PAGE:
The New Normal in California

Ken Lam, Writer

As 2020 brought such unprecedented events such as the COVID-19 pandemic to everyone, Californians have also had to deal with their own problem: to get familiarized with their “new normal.” However, it’s not the “new normal” from the pandemic which has currently cost a total of 14,911 Californian lives with 781,436 confirmed COVID-19 cases. 

The state’s current problem is now facing wildfires as they enter wildfire season. California has been badly affected by various wildfires in the past ranging from no-casualties to a large number of casualties like the Camp Fire in Butte County.

The Camp Fire was initially caused by electrical transmission lines owned and operated by Pacific Gas and Electricity (PG&E) located in the Pulga area. This wildfire alone caused a total of 86 deaths with 18,804 buildings completely destroyed.

Beginning August 19, multiple wildfires have started and are currently spreading throughout the state, especially Northern California where a significant portion has been severely affected. 

29 major wildfires are occurring in California right now, and only a few of them have been contained. Furthermore, the wildfires have caused the state’s air quality to be poor, with the tremendous amount of smoke coming from the fires covering the state in total darkness.

With the current situation, people have to be careful with their activities or else they might start a wildfire. For example, on September 5 the El Dorado Fire, started by a smoke-generating pyrotechnic device during a gender reveal party, grew so large it killed a firefighter. This accident happened because in California’s current environment trees are so dry that just a small spark from the fireworks could cause the whole forest and trees to set on fire quickly.

The California Department of Forestry and Fire Protection further reminds the public that with the dry conditions and critical fire weather, it doesn’t take much to start a wildfire. People have to be careful and aware of their surroundings when planning for an event. At the time of this writing, the El Dorado Fire is being contained at around 67%.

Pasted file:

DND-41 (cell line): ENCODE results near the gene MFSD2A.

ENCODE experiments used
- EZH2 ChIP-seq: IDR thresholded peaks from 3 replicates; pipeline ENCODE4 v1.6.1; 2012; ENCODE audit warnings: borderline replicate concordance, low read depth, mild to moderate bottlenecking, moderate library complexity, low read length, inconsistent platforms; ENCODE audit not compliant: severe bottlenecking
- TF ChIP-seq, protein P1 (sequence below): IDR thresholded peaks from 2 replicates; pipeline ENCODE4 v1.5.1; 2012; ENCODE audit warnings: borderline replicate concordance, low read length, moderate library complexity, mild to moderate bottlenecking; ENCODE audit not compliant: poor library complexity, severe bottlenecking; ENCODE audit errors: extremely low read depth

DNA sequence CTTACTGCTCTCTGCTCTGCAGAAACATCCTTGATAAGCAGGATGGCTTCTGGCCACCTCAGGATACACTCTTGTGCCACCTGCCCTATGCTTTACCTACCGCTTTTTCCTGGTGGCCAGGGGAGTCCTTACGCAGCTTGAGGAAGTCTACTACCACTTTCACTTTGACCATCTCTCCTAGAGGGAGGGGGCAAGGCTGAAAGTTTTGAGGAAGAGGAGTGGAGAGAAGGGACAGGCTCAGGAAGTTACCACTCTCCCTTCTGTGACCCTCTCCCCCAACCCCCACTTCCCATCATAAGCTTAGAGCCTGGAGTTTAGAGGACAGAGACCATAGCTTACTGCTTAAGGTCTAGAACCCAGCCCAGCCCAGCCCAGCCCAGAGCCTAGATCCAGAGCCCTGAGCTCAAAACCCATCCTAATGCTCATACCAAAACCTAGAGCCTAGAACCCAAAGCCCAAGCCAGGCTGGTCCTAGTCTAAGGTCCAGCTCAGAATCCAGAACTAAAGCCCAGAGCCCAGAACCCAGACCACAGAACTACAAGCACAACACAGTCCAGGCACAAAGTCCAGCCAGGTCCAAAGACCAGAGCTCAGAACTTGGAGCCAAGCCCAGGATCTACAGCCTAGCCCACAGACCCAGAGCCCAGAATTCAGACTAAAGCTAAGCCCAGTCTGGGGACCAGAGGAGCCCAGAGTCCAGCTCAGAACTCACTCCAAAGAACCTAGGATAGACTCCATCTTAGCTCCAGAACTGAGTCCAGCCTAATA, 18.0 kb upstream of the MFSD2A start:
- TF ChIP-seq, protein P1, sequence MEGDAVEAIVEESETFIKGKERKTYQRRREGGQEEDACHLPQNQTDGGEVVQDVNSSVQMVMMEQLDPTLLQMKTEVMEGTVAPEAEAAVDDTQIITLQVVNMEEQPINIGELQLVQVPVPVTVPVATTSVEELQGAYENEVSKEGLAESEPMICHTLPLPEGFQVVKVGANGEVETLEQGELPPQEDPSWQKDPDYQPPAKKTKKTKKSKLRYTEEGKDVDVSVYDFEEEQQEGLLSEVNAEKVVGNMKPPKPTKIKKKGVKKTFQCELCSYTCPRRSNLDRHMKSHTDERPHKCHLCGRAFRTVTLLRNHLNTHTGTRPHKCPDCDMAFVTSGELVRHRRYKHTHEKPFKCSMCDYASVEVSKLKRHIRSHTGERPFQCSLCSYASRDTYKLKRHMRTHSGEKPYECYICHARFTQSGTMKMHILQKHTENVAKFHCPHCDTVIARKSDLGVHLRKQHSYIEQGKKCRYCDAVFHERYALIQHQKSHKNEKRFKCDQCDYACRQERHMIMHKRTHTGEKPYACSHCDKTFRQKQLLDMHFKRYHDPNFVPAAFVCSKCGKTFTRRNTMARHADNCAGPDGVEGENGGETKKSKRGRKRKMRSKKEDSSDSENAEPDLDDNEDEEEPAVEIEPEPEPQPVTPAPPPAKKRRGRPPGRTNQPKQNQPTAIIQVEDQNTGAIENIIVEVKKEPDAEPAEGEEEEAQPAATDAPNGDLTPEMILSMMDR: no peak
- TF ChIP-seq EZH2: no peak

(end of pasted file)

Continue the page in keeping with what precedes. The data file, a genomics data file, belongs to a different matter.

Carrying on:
Not only has the physical state been affected by the wildfires; Californians were affected the most. The people are already tired of dealing with this unprecedented pandemic and now they have to be on the lookout for wildfires. With the ongoing wildfires, Californians are familiarizing themselves with their “new normal” which includes constantly charging their phones in order to receive evacuation orders and to communicate with others. Sometimes, people are even becoming sleepless because they don’t know when their area will be affected.

However, from previous devastating wildfires, a total reliance on technology is not the best way for people to get notified when a wildfire will be coming to their area. During the Camp Fire, many people didn’t receive any evacuation orders or alerts about the fire so they were unprepared and unfortunately became victims of these wildfires. This is why many technological companies are improving their products on alerting and giving evacuation orders early.

Additionally, not all people have insurance for their properties due to their financial status; California’s economy outperforms the nation’s economy, but its level of income inequality exceeds that of all but five states. Therefore, those with insurance and wealth are able to rebuild their houses quickly while the ones without have to wait for a long period of time. 

The people in California are now fighting on both front lines, the COVID-19 pandemic and the devastating wildfires. Thus, they have to assimilate into their new normal life in order to survive through the wildfire season and 2020.

While living in California can have many benefits like being able to witness its natural wonders, people have to be able to deal with the risks that come with it which could affect them both financially and mentally.